Cincinnati Magazine

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About Auction House

Cincinnati Magazine is the definitive guide to living well in Greater Cincinnati, connecting sophisticated, educated readers with the region’s most interesting people, cultural issues, food, arts, fashion, and history via print, digital, and events.

Auction Previews & News

1 Results
  • Auction Result
    This Is What A Half-Million Dollar Desk Looks Like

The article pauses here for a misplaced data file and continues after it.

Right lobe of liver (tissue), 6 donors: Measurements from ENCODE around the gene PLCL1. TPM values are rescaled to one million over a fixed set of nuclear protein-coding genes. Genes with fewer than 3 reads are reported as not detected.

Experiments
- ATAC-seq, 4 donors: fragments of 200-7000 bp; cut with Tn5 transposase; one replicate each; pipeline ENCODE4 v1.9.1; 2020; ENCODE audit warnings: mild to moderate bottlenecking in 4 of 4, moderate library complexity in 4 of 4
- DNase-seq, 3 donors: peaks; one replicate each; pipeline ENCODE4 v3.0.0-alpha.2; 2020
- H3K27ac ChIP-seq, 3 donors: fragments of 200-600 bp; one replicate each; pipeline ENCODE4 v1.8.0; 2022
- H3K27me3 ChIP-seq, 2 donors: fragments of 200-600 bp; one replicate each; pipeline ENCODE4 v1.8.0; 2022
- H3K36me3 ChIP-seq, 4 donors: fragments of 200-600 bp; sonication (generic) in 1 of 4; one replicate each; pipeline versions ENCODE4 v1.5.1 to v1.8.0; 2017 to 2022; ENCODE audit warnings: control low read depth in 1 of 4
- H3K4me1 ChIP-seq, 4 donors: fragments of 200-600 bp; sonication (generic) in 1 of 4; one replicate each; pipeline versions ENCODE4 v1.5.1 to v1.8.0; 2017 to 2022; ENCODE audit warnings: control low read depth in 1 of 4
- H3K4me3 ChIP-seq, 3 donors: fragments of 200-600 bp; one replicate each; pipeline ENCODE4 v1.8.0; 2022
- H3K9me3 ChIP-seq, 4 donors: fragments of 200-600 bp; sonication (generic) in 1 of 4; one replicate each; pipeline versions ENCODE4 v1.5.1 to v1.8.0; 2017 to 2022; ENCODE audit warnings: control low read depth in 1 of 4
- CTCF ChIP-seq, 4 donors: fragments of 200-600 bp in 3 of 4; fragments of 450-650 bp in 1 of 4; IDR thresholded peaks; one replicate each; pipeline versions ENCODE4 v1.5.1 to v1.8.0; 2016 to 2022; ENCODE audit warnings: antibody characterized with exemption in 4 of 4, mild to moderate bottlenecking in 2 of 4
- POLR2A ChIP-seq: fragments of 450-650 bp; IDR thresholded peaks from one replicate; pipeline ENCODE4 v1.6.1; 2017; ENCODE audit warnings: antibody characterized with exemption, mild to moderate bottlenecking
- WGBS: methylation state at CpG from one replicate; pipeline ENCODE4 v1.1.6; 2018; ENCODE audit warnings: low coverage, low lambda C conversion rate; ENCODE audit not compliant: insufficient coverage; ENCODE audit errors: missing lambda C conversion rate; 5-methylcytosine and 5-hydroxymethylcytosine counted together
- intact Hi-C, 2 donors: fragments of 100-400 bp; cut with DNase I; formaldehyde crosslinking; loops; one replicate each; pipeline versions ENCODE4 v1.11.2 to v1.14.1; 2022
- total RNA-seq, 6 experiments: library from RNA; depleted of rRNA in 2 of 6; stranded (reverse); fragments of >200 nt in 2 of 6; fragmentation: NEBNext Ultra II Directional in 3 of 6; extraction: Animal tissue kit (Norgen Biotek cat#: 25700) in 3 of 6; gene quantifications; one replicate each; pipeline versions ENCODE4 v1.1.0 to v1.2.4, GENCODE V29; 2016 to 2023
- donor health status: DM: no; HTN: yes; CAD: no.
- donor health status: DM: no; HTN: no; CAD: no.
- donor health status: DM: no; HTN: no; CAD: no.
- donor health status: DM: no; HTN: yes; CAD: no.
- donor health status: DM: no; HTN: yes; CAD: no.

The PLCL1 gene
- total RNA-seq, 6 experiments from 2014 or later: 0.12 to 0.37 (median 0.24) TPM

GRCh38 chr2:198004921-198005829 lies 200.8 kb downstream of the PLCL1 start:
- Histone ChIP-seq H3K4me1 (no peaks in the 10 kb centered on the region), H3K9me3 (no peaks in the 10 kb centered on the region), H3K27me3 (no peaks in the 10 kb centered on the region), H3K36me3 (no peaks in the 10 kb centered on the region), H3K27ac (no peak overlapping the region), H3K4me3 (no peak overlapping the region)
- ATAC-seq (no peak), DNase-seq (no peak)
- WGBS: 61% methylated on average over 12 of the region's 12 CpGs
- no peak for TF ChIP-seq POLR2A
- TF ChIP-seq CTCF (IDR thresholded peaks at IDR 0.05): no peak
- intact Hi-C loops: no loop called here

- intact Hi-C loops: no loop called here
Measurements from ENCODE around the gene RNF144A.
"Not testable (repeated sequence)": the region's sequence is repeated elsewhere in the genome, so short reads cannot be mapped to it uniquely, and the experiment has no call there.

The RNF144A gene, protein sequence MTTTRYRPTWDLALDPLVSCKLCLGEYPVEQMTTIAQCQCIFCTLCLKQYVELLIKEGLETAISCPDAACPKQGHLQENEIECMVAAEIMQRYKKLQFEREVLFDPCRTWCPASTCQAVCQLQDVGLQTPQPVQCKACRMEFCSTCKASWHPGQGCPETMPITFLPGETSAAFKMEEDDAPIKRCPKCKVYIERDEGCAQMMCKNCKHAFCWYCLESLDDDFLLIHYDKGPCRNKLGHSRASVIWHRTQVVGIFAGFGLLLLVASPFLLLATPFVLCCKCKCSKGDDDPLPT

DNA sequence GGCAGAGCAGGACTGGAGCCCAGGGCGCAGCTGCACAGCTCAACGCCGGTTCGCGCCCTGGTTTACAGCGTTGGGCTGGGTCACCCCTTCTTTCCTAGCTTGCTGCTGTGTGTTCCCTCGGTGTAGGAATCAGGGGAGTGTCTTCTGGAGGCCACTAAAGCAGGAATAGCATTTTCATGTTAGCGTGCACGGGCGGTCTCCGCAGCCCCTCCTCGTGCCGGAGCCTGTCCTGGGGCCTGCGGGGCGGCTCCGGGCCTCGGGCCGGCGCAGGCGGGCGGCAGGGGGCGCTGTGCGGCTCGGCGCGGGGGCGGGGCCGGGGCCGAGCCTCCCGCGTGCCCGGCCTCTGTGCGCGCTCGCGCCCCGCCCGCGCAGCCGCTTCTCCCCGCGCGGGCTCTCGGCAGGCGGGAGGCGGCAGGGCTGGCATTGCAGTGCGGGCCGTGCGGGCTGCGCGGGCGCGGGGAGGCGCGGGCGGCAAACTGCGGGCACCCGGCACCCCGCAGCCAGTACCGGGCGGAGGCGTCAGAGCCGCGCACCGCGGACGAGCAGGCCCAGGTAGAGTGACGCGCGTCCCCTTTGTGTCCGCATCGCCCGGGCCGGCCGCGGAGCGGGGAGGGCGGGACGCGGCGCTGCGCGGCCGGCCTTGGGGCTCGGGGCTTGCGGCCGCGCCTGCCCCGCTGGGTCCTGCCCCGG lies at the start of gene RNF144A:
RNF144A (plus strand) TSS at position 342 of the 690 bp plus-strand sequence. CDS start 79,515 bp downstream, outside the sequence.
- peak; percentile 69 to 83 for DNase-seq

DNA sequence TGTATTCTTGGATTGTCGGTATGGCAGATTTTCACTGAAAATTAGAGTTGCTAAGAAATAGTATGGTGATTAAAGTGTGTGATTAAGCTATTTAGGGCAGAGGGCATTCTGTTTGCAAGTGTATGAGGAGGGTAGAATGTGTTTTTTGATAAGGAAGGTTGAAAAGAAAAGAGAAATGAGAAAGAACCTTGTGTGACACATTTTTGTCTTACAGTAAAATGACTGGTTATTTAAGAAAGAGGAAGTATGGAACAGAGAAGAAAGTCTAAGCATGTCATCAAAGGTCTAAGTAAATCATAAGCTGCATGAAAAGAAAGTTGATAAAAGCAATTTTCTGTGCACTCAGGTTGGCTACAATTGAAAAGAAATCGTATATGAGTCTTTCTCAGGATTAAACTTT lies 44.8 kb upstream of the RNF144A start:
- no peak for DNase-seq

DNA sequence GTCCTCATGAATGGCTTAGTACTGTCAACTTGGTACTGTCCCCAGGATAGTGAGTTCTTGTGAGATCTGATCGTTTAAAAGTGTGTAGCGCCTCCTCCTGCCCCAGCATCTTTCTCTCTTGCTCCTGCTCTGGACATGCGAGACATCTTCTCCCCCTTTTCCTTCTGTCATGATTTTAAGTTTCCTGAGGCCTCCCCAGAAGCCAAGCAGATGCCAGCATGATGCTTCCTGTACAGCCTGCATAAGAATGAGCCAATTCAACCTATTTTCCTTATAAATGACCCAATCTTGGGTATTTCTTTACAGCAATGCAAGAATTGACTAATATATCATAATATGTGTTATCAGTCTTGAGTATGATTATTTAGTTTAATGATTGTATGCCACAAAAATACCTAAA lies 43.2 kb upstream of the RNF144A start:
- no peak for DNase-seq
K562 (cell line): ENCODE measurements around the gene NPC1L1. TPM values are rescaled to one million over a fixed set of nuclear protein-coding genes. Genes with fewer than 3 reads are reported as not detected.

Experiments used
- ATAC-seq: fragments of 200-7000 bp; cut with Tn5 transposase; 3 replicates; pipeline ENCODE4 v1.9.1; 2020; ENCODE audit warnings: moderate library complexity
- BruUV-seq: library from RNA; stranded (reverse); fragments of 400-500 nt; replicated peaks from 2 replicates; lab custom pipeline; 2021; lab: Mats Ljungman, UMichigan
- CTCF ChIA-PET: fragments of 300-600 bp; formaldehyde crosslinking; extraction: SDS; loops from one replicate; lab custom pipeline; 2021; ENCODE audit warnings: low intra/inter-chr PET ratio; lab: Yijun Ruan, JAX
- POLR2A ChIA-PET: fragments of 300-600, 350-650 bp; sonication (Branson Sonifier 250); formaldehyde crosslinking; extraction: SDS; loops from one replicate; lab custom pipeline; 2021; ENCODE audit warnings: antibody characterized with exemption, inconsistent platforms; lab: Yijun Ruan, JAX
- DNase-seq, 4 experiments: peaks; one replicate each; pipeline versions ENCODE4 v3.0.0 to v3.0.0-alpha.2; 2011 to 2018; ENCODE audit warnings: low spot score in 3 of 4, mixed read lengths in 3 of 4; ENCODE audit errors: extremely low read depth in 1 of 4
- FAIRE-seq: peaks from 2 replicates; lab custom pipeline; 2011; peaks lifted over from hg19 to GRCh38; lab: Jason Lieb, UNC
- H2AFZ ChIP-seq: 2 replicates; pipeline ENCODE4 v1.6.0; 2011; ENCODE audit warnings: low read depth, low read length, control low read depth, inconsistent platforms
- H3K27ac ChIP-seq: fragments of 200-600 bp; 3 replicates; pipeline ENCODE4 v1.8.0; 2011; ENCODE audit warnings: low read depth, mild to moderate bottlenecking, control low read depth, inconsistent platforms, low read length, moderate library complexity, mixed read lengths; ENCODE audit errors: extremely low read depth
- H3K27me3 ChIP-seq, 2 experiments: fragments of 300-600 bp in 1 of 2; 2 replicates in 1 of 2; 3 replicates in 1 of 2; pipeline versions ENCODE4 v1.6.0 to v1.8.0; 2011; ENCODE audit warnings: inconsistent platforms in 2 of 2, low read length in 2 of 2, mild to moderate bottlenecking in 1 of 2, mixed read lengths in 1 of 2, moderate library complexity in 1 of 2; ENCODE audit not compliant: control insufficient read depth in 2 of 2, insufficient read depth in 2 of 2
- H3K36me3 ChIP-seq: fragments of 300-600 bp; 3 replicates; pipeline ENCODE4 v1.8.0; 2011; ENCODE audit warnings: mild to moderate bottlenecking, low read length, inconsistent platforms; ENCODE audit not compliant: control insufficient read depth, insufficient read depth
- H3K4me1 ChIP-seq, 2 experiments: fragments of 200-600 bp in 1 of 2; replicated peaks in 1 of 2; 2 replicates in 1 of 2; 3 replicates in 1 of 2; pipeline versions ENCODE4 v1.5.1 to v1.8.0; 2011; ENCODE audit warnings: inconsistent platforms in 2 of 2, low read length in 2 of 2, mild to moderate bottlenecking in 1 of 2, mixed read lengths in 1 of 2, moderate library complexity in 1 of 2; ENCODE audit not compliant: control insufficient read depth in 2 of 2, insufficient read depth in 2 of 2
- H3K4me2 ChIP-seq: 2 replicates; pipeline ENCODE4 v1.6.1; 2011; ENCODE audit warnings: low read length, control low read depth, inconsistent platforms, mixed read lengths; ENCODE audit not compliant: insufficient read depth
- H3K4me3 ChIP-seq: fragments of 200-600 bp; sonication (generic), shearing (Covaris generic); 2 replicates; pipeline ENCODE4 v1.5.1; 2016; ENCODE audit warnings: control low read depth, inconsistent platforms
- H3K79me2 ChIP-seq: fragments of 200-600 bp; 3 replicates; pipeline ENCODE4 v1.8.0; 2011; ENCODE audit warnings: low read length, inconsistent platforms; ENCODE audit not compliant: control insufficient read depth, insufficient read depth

A capacity crowd. Battling phone calls. Bated breath. Someone in the room waiting, quietly, until sweeping in and moving the conversation toward the half-million dollar mark. Multiple records broken. Ten minutes that felt like forever. That room was Cowan’s Auctions last weekend for their fall fine and decorative art auction. And the subject of all that drama and anticipation? A 200-year-old desk and bookcase once owned by Captain John Cowan (no relation). It went for $425,000—$498,750 once you count the buyer’s fee—making it the highest-priced piece of Kentucky furniture ever sold (and the second highest out of the South). Alive from 1748 until 1823, Captain Cowan is something of a force in Kentucky history. One of the first settlers to come to the state, he helped found the first permanent settlement there, Harrod’s Town; was part of creating the most accurate map of the area; and just about two decades after arriving was one of the wealthiest residents in the commonwealth. He was also a slaveholder, a fact any recap of this chapter of American history should not gloss over in favor of nostalgia—the number of slaves he owned were listed on his tax roll; these were not great moral times. But as a man of significant means was wont to do, he commissioned this large desk and bookcase (to stock with still-rare books) to prove it. (Insert Ron Burgundy quote here, though this guy’s made out of walnut, not mahogany.) As for the piece of furniture itself, it clocks in at 8.5 feet tall and 3.5 feet wide. But the most important (in our opinion) thing to know is that it contains nine secret drawers. Before there was password encryption, there was securing the old fashioned—and if we’re honest, probably safer—way, which we can only hope the new owner takes full advantage of. And it shows signs of its history with the occasional ink stain and inscription, but for a desk made in 1796, it’s in remarkably good shape. Cowan’s didn’t release the name of the buyer. But he/she was in the room, which stuck out to us for an auction…